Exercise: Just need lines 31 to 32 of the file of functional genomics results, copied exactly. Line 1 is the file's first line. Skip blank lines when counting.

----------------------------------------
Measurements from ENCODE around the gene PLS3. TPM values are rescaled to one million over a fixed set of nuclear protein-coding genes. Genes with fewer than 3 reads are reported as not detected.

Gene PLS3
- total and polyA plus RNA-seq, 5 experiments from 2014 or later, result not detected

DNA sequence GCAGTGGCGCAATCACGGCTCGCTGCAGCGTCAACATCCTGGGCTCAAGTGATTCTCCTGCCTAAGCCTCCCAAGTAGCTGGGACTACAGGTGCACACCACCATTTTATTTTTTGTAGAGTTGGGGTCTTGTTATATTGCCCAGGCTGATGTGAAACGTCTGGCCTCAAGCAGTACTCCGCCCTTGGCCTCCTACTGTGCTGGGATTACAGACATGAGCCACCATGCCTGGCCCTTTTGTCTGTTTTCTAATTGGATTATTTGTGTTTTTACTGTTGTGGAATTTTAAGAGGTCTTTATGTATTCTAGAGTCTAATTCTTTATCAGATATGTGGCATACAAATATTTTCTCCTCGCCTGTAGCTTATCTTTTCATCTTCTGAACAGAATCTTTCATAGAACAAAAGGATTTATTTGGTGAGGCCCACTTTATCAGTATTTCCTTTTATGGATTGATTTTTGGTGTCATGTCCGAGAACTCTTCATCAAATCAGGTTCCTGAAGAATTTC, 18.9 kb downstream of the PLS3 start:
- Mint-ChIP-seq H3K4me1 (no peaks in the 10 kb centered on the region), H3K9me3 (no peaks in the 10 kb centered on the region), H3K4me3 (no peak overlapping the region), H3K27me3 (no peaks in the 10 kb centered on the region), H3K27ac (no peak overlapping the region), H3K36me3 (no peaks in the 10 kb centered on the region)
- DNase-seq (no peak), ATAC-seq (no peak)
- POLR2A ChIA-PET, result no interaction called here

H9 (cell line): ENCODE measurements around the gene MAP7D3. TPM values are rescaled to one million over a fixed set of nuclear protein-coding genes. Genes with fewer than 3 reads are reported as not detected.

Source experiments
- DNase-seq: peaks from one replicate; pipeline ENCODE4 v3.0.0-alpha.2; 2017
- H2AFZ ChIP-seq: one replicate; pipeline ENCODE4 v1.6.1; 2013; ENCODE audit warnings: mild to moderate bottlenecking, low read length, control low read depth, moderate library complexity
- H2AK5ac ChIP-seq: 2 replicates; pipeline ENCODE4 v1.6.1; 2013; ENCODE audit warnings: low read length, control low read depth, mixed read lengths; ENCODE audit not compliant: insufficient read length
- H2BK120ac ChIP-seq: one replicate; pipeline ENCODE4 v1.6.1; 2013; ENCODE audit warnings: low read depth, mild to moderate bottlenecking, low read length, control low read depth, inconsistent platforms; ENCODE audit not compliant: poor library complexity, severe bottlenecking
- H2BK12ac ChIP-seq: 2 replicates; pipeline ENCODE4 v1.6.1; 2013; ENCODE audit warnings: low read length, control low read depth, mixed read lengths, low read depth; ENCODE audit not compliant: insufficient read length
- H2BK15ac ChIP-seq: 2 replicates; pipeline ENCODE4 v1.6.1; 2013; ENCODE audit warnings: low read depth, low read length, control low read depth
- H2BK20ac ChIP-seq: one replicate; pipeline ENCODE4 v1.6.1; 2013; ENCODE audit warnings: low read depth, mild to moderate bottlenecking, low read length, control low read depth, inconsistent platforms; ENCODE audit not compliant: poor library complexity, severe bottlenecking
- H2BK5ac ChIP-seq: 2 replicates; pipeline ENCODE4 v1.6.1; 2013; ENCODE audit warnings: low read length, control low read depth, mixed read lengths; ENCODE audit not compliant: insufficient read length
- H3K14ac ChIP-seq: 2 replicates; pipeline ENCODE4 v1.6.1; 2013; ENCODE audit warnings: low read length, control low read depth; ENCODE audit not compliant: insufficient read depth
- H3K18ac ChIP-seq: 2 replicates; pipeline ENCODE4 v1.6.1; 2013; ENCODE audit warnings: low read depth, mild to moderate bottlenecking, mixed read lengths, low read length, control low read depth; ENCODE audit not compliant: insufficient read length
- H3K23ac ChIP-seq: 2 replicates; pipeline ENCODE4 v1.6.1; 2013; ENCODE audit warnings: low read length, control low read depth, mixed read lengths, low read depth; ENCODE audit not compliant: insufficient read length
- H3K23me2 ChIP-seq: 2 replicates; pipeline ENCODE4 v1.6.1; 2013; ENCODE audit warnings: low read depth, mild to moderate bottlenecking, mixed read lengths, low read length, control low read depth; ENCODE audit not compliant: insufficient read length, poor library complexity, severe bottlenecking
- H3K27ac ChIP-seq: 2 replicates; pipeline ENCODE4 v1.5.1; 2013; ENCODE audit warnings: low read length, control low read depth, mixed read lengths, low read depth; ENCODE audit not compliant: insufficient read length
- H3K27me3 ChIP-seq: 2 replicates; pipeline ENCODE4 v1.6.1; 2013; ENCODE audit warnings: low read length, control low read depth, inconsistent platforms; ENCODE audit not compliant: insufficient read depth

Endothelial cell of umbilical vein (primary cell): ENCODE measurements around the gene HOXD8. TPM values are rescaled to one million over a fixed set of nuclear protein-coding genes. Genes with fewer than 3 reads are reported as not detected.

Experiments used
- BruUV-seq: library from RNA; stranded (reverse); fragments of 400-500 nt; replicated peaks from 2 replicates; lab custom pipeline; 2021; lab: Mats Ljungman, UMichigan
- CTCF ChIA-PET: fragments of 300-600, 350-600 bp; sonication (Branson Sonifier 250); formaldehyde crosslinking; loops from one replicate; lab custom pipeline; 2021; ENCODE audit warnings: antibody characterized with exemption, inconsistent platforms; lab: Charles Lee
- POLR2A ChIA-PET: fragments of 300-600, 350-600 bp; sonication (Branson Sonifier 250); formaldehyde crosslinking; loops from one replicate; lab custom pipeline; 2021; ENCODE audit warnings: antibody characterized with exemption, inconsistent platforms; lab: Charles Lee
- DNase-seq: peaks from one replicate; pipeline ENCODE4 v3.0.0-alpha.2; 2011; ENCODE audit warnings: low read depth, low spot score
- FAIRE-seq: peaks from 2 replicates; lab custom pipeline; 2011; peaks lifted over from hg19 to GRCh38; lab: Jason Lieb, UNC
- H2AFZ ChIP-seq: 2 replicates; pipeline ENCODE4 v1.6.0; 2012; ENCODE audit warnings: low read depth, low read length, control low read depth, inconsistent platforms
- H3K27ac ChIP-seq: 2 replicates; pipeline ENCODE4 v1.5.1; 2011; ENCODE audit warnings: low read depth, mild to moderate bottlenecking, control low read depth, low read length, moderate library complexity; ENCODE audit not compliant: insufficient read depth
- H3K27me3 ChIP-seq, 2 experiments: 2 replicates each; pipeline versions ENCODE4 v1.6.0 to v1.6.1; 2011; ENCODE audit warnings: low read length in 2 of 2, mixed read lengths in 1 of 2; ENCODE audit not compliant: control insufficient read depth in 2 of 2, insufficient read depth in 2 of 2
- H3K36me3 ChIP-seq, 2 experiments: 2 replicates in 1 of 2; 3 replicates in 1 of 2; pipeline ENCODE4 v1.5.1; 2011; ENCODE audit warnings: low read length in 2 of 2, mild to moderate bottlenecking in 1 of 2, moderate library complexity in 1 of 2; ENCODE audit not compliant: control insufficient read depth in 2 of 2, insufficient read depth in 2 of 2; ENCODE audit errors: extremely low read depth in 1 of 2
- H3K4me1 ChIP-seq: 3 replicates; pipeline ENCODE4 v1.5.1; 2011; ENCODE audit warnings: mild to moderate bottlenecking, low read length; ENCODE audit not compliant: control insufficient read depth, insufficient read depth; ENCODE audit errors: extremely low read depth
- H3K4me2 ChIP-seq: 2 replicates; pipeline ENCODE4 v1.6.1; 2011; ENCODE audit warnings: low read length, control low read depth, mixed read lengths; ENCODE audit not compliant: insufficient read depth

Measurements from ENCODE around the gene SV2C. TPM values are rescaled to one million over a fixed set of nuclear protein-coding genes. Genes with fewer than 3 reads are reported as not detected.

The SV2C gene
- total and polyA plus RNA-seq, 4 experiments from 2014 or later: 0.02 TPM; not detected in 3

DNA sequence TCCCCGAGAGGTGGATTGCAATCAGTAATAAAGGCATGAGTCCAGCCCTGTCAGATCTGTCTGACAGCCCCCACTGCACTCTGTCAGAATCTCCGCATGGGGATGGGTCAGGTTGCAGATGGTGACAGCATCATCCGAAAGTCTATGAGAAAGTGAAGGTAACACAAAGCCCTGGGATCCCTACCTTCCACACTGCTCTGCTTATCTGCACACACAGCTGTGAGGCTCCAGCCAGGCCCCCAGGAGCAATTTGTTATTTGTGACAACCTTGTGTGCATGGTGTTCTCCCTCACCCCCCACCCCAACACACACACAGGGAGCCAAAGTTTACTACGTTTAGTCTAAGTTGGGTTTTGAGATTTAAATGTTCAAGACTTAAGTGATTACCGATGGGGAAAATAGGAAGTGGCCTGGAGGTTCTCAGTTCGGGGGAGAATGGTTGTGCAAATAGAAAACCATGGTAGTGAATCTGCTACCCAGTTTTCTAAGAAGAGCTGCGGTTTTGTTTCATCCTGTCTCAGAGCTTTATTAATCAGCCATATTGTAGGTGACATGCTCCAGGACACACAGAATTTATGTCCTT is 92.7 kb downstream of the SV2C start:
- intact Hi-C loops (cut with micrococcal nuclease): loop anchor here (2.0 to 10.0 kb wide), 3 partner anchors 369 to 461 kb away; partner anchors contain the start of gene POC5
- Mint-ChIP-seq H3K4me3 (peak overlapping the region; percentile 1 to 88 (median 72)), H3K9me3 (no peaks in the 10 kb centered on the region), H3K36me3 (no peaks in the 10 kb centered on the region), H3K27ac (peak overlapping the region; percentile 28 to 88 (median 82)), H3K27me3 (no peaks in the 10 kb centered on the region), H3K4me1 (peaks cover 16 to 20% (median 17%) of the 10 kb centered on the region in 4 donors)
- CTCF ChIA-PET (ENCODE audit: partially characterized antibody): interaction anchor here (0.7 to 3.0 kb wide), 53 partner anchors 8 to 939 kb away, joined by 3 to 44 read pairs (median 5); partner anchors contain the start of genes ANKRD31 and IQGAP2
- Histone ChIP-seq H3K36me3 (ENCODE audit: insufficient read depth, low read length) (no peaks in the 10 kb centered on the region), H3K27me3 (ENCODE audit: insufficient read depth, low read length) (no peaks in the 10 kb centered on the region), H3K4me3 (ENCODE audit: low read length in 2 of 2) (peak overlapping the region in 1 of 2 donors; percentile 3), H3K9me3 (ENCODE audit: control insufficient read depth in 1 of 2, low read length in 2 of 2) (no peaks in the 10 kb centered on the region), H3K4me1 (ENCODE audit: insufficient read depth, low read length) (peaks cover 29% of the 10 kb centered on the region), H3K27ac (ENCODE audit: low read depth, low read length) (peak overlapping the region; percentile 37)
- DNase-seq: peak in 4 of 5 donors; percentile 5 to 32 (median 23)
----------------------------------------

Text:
- H2AFZ ChIP-seq: 2 replicates; pipeline ENCODE4 v1.6.0; 2012; ENCODE audit warnings: low read depth, low read length, control low read depth, inconsistent platforms
- H3K27ac ChIP-seq: 2 replicates; pipeline ENCODE4 v1.5.1; 2011; ENCODE audit warnings: low read depth, mild to moderate bottlenecking, control low read depth, low read length, moderate library complexity; ENCODE audit not compliant: insufficient read depth